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Monday, November 17, 2014

The 'other' Sangiovese-- Morellino di Scansano by Philip S. Kampe





The word ‘Tuscany’ has a special heartfelt meaning to so many of us. What comes to mind is the beauty of this province, with its spectacular scenery, historic cities, art, food, medieval hill towns and beautiful countryside.

Dotted with landmark cities like Florence, Sienna, Pisa, Cortona, San Gimignano, Lucca, Pienza & Monrepulciano, Tuscany never ceases to amaze its locals and its numerous visitors. 

When we think of the grape varietal in Tuscany, we naturally think of the Sangiovese grape.

Chianti, Vin Santo, Vino Nobile di Montepulcino and Brunello di Montalcino are made with this elegant grape.

So, is Morellino di Scansano, located a wine region that is a little off the beaten path.
The area is Italy’s newest DOCG  and is located close to the ocean in southwestern Tuscany, .Morellino di Scansano is made in the hilly village of Scansano, in the Maremma, which has an ancient winemaking tradition that dates back to the 1500’s.

According to Giacomo Pondini, Director of the Morellino di Scansano Consortium, ‘Morellino is the local dialect and is also the name for the Sangiovese grape varietal. The area was granted DOC status in 1978 and was upgraded to DOCG in 2007’. Mr. Pondini goes on to say that many people think that the origin of Morellino came from Morello, which means brown, the color of Maremmano horses.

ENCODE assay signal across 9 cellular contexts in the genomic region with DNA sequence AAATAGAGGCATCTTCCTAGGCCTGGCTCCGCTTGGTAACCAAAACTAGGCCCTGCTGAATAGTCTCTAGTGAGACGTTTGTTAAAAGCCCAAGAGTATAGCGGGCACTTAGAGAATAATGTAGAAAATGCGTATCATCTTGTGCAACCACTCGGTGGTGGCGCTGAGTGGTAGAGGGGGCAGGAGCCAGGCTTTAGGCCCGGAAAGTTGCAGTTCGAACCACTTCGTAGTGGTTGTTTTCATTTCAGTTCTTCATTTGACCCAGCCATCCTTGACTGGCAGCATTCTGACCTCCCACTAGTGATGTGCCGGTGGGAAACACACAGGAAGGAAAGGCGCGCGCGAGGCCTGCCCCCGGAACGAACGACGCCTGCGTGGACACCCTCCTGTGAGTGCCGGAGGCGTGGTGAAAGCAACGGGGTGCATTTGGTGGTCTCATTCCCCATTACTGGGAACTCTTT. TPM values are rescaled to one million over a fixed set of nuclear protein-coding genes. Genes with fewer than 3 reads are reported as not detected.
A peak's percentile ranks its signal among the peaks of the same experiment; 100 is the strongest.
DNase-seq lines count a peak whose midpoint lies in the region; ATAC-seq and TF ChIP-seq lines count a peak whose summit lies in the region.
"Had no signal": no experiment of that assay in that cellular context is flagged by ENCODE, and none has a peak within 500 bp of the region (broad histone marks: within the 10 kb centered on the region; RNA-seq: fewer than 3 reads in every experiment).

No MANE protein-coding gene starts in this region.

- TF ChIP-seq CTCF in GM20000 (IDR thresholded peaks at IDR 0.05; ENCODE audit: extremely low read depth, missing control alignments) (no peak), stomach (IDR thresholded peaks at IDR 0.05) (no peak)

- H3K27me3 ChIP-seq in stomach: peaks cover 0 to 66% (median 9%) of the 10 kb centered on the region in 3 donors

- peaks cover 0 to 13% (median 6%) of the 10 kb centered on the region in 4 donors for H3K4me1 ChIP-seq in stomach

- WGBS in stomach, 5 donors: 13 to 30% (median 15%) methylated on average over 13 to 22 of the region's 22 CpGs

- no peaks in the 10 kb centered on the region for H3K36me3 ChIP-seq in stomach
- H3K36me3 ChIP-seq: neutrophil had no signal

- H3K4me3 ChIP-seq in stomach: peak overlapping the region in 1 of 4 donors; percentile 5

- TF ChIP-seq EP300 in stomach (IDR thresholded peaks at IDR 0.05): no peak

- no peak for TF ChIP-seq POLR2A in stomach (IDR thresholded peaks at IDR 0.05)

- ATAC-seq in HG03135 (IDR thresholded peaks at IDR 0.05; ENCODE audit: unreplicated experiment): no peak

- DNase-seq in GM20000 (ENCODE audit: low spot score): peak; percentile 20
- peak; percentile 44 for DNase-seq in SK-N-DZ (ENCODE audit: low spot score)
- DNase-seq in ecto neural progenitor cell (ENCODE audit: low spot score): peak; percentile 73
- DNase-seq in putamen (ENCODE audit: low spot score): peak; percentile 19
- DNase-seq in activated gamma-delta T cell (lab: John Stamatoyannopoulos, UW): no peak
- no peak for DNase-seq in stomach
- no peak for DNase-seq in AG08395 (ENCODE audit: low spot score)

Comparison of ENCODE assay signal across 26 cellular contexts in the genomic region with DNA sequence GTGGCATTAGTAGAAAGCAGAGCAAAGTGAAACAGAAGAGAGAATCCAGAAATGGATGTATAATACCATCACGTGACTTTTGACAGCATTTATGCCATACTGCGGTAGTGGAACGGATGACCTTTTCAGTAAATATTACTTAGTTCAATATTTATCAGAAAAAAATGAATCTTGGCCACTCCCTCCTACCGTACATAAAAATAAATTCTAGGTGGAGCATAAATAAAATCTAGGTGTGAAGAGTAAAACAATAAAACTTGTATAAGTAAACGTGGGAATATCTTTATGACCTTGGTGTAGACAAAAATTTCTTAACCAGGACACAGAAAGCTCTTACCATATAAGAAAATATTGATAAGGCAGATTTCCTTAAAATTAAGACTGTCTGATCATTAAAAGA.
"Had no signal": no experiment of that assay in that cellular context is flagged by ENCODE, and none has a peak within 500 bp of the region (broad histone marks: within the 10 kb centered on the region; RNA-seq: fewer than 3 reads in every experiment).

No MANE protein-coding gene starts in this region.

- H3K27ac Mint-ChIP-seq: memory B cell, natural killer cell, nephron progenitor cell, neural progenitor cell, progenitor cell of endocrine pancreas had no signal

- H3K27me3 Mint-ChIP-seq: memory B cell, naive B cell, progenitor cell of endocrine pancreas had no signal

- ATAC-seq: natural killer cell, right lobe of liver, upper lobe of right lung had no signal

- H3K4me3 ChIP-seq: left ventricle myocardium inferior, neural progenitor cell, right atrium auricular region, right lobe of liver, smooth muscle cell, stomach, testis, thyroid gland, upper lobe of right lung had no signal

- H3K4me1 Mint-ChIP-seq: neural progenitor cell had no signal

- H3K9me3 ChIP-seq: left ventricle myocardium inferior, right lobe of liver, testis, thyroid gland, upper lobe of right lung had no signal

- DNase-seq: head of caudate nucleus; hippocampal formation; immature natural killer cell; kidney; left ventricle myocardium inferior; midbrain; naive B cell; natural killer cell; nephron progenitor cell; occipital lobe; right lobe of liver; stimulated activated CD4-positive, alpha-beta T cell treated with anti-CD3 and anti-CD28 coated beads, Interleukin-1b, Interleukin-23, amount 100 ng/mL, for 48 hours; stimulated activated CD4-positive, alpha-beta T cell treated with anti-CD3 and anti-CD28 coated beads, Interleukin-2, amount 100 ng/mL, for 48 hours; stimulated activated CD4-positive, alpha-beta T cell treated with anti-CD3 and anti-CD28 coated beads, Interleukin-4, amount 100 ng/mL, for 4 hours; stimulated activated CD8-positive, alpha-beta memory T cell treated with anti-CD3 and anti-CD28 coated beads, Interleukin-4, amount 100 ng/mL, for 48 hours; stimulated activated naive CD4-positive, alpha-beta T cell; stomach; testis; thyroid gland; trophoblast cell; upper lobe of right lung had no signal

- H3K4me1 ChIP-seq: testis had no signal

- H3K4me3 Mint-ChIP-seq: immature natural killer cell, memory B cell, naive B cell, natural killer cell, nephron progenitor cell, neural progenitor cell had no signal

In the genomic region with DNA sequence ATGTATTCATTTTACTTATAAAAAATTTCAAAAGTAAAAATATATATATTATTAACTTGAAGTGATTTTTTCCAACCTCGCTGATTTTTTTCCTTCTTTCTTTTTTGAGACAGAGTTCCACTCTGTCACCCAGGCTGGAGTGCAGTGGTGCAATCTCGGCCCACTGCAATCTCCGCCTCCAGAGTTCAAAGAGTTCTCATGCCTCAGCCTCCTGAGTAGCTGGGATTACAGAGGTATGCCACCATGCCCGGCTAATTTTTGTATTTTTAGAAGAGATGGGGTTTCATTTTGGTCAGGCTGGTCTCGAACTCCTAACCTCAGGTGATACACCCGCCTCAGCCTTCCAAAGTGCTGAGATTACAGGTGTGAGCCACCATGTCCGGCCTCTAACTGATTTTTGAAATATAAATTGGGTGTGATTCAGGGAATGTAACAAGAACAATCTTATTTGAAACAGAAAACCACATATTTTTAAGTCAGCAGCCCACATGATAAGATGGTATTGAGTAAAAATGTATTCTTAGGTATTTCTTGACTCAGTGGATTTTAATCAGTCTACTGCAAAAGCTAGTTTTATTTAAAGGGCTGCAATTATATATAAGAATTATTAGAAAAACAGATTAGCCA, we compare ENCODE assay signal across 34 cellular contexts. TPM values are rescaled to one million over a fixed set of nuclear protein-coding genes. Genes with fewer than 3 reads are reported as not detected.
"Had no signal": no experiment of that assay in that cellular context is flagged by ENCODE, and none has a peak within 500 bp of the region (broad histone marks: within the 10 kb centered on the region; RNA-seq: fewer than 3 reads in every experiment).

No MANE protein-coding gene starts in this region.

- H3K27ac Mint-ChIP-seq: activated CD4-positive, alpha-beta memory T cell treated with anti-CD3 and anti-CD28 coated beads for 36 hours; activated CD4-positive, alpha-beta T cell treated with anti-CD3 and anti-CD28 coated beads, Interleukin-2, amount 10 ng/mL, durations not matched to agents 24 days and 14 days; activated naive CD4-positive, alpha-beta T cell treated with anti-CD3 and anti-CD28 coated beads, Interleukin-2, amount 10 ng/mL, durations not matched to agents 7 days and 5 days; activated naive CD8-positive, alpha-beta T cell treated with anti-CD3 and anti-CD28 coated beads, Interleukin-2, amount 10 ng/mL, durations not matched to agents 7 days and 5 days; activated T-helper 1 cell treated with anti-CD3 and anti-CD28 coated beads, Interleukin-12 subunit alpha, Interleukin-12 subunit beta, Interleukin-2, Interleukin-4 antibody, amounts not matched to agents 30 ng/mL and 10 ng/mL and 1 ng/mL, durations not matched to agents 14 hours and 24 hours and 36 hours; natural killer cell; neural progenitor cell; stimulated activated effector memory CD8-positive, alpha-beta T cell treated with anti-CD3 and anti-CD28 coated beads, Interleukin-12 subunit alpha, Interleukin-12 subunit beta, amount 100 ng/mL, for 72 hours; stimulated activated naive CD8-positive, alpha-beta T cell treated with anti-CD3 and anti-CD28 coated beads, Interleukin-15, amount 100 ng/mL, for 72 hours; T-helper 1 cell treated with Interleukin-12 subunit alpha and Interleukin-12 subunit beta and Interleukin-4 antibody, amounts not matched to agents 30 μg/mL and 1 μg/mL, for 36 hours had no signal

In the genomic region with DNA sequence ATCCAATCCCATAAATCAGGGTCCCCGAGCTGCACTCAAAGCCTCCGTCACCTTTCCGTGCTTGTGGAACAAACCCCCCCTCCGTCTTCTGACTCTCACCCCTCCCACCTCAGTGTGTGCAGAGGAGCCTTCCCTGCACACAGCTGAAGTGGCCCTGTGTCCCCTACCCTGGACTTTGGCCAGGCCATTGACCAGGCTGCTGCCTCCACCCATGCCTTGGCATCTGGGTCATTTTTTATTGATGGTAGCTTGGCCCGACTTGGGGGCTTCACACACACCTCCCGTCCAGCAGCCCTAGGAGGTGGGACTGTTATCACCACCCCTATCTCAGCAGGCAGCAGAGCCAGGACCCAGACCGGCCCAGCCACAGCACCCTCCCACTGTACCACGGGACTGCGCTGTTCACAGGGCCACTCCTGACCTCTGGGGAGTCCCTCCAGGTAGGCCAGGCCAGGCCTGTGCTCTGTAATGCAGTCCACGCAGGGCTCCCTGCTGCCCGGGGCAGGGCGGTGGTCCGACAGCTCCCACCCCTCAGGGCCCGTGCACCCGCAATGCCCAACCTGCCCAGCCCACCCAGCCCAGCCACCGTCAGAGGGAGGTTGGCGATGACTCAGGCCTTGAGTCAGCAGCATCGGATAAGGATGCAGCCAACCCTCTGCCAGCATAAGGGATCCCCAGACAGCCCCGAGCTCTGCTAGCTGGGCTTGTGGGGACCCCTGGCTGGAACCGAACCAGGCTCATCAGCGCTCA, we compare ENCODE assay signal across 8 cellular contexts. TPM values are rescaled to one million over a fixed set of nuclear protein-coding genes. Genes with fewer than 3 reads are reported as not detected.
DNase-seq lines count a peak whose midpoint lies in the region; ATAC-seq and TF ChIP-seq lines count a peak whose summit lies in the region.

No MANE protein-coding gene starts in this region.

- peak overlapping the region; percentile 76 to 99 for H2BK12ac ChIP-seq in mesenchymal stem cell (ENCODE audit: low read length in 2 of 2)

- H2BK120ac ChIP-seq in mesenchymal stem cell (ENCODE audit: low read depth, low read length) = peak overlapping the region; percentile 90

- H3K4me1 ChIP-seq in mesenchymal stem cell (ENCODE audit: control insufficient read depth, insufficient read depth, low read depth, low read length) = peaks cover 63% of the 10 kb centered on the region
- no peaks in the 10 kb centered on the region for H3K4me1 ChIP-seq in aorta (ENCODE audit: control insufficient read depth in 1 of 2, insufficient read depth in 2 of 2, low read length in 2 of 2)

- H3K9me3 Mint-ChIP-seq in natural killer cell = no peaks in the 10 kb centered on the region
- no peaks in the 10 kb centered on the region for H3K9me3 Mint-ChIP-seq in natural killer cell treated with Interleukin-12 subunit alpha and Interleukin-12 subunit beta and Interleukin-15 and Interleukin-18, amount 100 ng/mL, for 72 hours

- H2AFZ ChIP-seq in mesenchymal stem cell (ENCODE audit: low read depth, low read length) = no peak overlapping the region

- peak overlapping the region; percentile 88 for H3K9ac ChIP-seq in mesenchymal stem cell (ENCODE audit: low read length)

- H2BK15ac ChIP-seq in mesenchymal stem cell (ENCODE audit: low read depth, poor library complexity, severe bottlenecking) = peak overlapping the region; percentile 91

Others believe that the name came from the Morello cherry. We may never know, said Giacomo, as its origin is still being debated’.

What we do know is that by law, the wines from Morellino di Scansano must contain a minimum of 85% Sangiovese grapes and can be blended with up to 15% of varietals, which may include both indigenous and international varietals..

The vineyards are near the sea. Warm mediterranean breezes combined with the soil from Scansano create wines that are quite different than the classic Sangiovese wines that we know when we sample them from Tuscany and other Italian regions.

The winemakers from Scansano follow few rules after crushing the grapes. Fermentation can take place in second-hand oak barrels, new French oak or cement. Whatever the winemaking process, the results of the numerous bottles of wines from Morellino di Scansano that I have sampled are all the same. The wines have an exceptional ‘fresh’quality. My palate suggests cherry and often licorice as the leading influence. Most of the wines are extremely soft, nearly velvet like. They are generally medium-balanced and have a long, lingering finish.

To highlight just one or two producers would not do the region justice.

Sales of Morellino di Scansano in America are on the upswing, yet, often the wines from this region are sometimes hard, if not impossible to find. I would encourage you to visit your local wine merchant. If he doesn’t carry Morellino di Scansano, please ask him to order a bottle for you.

Prices generally run under $20. 

Once you have tasted Morellino di Scansano, with certainty, you will be able to say, like I do, that Sangiovese will never taste the same.

Philip S. Kampe

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